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Our Credit Cards after the Plastectomy

Since we started on this step, we started by having a “plastectomy” and cut up our credit cards.  Afterwards, I listed out our credit card debts on a Word document and kept track of every payment we were making, scratching them off one-by-one until they were annihilated.  I still have that list at the bottom of the Word document I use as our budget and still get a kick out of looking at it Smile.  It should also be noted that I couldn’t completely agree with Dave on the no-investing advice.  I kept my TSP contribution through work at %5 in order to get the matching contribution.  I couldn’t wrap my brain around turning down free money.  What you do with that decision is ultimately up to you.  Also,we don’t have a mortgage, as we are renting (AND LOVE IT!)  Additionally, we still have our Jeep payment, which we bought NEWDisappointed smile prior to learning these newfound principles of personal finance.  However, throughout my learning process, we reevaluated our situation, refinanced the Patriot from 4.5% to 2.25%, and continue to pay a little bit extra each month, while primarily focusing on my wife’s student loans. 

Additionally, I love my job and am incredibly fortunate to be a Registered Nurse working for the Indian Health Service, a division of the Department of Health and Human Services and, due to working and living where we live, my 50+ THOUSAND DOLLARS worth of student loan debt is being repaid with my ongoing time commitment.  I couldn’t be happier to have that weight off our shoulders and, if you’re reading this and interested in the IHS Loan Repayment Program, I would love to talk to you more and point you in the right direction, so please reach out to me.

Step 3)  After all debts, excluding your mortgage (if you have one,) then you finish building your emergency fund, suggested to be 3-6 months work of expenses.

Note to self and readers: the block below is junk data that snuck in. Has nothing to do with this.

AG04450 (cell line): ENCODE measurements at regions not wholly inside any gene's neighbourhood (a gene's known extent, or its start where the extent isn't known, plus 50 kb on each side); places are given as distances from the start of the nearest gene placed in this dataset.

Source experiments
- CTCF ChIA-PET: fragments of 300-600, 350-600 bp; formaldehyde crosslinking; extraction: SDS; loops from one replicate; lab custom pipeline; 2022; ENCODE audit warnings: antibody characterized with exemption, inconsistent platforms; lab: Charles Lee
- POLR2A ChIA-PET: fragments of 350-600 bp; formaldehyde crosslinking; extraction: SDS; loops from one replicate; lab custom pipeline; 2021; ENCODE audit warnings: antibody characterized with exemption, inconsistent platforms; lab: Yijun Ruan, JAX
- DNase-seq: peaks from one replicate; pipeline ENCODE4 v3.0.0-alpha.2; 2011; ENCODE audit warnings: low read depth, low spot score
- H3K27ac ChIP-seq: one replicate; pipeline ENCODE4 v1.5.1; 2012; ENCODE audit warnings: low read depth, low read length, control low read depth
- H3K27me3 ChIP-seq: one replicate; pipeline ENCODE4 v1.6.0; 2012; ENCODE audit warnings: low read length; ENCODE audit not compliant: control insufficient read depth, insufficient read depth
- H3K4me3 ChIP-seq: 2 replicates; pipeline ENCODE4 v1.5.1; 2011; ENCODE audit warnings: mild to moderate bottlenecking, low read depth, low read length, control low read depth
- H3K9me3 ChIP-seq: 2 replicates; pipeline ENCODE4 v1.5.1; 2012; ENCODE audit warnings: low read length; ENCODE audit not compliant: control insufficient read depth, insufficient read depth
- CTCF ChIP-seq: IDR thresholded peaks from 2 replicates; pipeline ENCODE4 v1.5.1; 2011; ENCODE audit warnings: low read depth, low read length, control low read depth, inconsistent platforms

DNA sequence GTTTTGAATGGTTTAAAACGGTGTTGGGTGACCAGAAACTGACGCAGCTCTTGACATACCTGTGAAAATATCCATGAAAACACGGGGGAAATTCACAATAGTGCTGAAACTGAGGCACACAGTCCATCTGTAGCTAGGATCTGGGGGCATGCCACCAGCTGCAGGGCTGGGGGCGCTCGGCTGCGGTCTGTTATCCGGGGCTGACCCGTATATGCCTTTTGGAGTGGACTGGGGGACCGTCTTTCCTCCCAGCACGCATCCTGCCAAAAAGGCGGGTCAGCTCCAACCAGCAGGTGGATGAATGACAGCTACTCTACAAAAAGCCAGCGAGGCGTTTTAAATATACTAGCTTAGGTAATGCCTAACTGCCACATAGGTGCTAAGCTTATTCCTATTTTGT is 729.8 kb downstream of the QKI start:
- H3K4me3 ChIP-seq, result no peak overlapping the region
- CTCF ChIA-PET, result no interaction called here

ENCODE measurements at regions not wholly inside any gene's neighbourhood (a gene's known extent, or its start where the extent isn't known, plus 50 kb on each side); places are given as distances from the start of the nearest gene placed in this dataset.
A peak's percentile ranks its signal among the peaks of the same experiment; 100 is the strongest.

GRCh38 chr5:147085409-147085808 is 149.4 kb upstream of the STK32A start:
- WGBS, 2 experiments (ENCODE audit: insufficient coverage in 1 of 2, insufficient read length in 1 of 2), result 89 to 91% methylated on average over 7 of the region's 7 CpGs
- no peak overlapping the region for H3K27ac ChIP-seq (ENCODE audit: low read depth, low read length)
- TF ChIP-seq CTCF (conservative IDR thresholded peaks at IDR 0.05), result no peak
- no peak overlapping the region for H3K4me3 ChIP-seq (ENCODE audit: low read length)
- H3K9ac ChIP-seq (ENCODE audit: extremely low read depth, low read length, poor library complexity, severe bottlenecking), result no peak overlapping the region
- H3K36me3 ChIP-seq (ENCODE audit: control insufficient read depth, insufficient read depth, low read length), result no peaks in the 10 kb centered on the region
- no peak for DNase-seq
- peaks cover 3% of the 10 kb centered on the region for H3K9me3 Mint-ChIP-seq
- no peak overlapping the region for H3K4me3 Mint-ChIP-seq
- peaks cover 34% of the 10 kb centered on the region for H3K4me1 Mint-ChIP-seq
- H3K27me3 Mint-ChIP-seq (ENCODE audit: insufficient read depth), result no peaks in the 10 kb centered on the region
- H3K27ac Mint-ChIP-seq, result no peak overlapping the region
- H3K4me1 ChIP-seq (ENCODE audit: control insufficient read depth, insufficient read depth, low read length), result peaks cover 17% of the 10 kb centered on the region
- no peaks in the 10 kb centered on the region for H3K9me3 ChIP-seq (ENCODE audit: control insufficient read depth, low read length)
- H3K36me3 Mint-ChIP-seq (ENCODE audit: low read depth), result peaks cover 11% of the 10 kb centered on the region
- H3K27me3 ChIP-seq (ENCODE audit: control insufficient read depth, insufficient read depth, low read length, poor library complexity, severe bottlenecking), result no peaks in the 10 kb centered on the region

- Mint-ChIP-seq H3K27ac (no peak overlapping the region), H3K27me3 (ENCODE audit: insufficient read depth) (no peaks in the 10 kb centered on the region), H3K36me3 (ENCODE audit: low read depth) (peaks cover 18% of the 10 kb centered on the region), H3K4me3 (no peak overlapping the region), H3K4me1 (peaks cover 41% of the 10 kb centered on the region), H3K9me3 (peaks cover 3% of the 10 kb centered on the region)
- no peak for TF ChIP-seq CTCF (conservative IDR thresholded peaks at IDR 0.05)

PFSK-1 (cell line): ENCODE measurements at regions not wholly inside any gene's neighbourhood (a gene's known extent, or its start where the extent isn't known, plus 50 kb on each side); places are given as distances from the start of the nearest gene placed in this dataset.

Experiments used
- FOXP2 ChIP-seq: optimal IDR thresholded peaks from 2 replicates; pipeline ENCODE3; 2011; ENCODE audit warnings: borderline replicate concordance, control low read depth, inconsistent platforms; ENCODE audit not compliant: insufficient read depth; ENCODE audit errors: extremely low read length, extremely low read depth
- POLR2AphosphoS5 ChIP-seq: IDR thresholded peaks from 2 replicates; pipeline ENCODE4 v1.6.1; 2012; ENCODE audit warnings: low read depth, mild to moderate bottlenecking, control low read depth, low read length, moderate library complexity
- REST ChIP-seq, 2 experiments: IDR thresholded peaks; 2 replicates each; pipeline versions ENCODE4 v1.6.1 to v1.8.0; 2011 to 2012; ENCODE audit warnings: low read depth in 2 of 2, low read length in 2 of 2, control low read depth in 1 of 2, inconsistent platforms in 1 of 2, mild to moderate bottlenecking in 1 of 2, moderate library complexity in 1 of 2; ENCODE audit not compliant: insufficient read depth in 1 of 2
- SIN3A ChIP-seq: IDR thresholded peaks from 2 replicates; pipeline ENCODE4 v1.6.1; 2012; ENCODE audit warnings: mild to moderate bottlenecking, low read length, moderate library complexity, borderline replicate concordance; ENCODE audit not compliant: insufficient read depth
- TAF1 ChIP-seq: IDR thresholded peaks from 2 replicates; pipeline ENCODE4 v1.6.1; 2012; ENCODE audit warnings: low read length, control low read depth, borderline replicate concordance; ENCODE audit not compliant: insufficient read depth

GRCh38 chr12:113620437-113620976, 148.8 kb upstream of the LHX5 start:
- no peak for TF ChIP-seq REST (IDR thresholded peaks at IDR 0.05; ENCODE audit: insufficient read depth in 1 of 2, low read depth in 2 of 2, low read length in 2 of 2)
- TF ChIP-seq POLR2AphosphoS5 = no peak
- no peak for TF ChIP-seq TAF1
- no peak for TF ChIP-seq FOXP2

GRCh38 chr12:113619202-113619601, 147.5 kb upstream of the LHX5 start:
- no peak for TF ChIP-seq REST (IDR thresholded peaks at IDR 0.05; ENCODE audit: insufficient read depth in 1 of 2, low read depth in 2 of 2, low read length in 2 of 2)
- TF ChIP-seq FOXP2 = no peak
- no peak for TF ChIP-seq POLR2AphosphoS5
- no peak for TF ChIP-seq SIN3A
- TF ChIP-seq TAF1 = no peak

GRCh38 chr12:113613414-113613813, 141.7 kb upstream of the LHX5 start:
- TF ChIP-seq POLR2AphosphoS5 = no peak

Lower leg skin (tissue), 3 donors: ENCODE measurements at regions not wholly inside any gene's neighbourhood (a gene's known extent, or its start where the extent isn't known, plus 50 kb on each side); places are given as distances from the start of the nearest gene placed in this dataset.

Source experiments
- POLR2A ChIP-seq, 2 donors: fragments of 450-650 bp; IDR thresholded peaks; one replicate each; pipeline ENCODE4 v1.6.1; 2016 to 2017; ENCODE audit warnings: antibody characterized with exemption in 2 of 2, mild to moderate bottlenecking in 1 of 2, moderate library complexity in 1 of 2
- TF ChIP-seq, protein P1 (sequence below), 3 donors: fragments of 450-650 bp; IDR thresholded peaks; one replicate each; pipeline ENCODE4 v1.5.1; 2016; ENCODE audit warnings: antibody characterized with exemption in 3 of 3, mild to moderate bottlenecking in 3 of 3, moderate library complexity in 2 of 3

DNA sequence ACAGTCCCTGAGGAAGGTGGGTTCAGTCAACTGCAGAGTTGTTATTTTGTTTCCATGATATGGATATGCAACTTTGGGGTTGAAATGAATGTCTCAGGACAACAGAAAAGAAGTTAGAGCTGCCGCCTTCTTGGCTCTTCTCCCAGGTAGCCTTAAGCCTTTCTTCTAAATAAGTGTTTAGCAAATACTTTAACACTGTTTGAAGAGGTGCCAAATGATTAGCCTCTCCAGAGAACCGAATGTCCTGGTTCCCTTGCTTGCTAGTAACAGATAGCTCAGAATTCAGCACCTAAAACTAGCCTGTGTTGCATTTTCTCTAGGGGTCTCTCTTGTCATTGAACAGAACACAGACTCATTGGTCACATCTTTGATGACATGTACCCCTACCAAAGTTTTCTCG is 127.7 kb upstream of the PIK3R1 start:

Sadly, we haven’t gotten to this step yet.  As mentioned above, after getting our credit card debt out of the way, we slacked off  on the debt snowball and I began ramping up our investing.  This came about primarily because I began reading several early-retirement blogs that got me more interested in the idea of doing just that…retiring early.  Therefore, over the course of a few paychecks, I ramped up mine and my wife’s Traditional IRA contributions (through payroll allotments directly to E*Trade = NEVER SEEN, NEVER MISSED Smile) to come out to just shy of the maximum annual contribution and got my TSP contribution up to 15% of my annual pay.  I would’ve had to upped it to about 28% to max it out but we hadn’t gotten that high yet.  I only recently brought investing back down to the prior %5 with no IRA contributions in November, in order to refocus on demolishing my wife’s student loans – progress of this will be further detailed in a later post.

Step 4)  With a fully funded emergency fund, then you up your retirement investments to 15% of your pay.  Dave provides further details regarding how this should be allocated in his books.

Step 5)  Start funding your kid’s college fund, if necessary.

Step 6)  With steps 1-5 complete, then you throw every extra dollar at your mortgage until it is gone.

Step 7)  Get rich and spend your time trying to give it away to help as many people as you can.

There your have it.  Please note that I’m in no way affiliated with Dave Ramsey, receive absolutely nothing for my opinions, and accept no liability with regards to the information in this post.  I just want to put the information out there, encourage you to see if his methods can have a positive impact on your financial situation, giving you a place to start making changes in your family tree.  While my wife and I veered from the path for a little while over the past year, we are working on getting back on track, and I’m here to tell you, at least from this guy’s perspective, the system is working.  Just for a little perspective, we got back on the Debt Snowball on November 9th and, in just 44 days, we have paid off $3000 of my wife’s student loans!